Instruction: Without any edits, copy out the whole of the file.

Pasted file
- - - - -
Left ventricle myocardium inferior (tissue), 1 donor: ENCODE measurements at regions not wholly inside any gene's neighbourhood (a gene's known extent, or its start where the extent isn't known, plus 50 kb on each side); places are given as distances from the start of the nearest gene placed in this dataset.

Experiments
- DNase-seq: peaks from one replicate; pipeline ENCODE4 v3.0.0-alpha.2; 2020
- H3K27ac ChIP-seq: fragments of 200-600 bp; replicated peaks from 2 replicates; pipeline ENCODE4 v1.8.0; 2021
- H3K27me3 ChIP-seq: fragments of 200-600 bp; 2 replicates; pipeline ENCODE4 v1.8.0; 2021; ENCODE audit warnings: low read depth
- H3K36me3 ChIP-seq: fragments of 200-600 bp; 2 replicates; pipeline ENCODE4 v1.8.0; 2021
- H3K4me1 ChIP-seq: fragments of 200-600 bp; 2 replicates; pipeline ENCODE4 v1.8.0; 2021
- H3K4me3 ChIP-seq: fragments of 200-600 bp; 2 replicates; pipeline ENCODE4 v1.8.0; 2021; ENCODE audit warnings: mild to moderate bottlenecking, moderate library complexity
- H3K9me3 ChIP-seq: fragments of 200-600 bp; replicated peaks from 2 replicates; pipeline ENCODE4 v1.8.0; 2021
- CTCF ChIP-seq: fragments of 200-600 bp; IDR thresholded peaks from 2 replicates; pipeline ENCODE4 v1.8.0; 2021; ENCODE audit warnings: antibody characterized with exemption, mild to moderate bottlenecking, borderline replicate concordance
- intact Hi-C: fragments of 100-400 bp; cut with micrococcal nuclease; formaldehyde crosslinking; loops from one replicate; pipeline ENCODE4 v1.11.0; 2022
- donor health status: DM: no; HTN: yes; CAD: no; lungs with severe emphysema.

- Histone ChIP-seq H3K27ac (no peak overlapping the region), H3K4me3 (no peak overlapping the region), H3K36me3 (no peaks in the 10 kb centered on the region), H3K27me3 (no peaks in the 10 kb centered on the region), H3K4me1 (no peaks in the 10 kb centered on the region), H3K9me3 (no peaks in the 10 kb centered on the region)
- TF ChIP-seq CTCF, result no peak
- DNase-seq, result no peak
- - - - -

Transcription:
Left ventricle myocardium inferior (tissue), 1 donor: ENCODE measurements at regions not wholly inside any gene's neighbourhood (a gene's known extent, or its start where the extent isn't known, plus 50 kb on each side); places are given as distances from the start of the nearest gene placed in this dataset.

Experiments
- DNase-seq: peaks from one replicate; pipeline ENCODE4 v3.0.0-alpha.2; 2020
- H3K27ac ChIP-seq: fragments of 200-600 bp; replicated peaks from 2 replicates; pipeline ENCODE4 v1.8.0; 2021
- H3K27me3 ChIP-seq: fragments of 200-600 bp; 2 replicates; pipeline ENCODE4 v1.8.0; 2021; ENCODE audit warnings: low read depth
- H3K36me3 ChIP-seq: fragments of 200-600 bp; 2 replicates; pipeline ENCODE4 v1.8.0; 2021
- H3K4me1 ChIP-seq: fragments of 200-600 bp; 2 replicates; pipeline ENCODE4 v1.8.0; 2021
- H3K4me3 ChIP-seq: fragments of 200-600 bp; 2 replicates; pipeline ENCODE4 v1.8.0; 2021; ENCODE audit warnings: mild to moderate bottlenecking, moderate library complexity
- H3K9me3 ChIP-seq: fragments of 200-600 bp; replicated peaks from 2 replicates; pipeline ENCODE4 v1.8.0; 2021
- CTCF ChIP-seq: fragments of 200-600 bp; IDR thresholded peaks from 2 replicates; pipeline ENCODE4 v1.8.0; 2021; ENCODE audit warnings: antibody characterized with exemption, mild to moderate bottlenecking, borderline replicate concordance
- intact Hi-C: fragments of 100-400 bp; cut with micrococcal nuclease; formaldehyde crosslinking; loops from one replicate; pipeline ENCODE4 v1.11.0; 2022
- donor health status: DM: no; HTN: yes; CAD: no; lungs with severe emphysema.

- Histone ChIP-seq H3K27ac (no peak overlapping the region), H3K4me3 (no peak overlapping the region), H3K36me3 (no peaks in the 10 kb centered on the region), H3K27me3 (no peaks in the 10 kb centered on the region), H3K4me1 (no peaks in the 10 kb centered on the region), H3K9me3 (no peaks in the 10 kb centered on the region)
- TF ChIP-seq CTCF, result no peak
- DNase-seq, result no peak